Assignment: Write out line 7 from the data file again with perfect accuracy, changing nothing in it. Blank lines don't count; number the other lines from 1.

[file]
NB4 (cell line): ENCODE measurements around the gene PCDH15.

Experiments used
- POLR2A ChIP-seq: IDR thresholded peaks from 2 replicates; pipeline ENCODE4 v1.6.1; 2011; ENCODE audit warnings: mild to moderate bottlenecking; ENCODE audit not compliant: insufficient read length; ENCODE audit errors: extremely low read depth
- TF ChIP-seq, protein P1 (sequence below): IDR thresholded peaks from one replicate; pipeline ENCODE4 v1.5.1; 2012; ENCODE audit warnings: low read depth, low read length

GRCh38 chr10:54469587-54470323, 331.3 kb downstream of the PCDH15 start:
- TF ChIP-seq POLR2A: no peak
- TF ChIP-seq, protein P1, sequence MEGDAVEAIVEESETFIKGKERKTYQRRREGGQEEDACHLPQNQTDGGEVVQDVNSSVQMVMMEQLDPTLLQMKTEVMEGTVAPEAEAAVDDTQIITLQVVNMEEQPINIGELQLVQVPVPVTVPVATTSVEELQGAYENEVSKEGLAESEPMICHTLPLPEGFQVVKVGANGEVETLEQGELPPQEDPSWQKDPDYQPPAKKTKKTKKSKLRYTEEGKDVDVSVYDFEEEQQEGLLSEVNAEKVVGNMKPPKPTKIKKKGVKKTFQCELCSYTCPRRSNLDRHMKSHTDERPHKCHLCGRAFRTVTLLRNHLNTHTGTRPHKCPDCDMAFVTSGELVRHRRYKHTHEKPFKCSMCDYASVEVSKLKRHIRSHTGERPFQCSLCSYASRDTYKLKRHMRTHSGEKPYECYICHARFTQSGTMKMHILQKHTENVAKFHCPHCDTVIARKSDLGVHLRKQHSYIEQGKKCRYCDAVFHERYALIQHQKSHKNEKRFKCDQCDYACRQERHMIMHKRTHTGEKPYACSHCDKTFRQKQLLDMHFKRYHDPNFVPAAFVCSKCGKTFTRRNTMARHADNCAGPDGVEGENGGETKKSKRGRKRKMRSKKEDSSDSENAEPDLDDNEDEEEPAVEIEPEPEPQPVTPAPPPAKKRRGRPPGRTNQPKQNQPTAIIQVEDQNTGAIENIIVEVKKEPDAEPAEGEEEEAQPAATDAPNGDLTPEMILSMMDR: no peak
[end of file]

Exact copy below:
- TF ChIP-seq, protein P1, sequence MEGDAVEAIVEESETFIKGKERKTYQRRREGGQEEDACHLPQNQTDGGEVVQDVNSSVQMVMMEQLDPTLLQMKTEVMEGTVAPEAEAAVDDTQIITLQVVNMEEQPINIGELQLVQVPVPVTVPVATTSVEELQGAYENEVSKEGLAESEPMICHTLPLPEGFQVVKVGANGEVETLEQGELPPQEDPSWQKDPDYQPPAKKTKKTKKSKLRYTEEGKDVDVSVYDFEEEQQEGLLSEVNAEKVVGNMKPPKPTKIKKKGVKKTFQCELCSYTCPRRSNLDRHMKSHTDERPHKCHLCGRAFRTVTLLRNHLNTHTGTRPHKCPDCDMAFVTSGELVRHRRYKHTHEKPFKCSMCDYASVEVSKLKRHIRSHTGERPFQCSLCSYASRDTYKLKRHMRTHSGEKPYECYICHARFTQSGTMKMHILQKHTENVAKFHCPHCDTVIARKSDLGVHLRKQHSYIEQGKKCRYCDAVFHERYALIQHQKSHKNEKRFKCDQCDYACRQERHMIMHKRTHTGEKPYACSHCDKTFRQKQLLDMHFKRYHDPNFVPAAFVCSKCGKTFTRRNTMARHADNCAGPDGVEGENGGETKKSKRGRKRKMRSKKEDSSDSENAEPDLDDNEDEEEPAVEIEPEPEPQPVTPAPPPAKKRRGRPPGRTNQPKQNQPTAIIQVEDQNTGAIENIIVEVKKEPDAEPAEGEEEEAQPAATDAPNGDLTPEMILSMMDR: no peak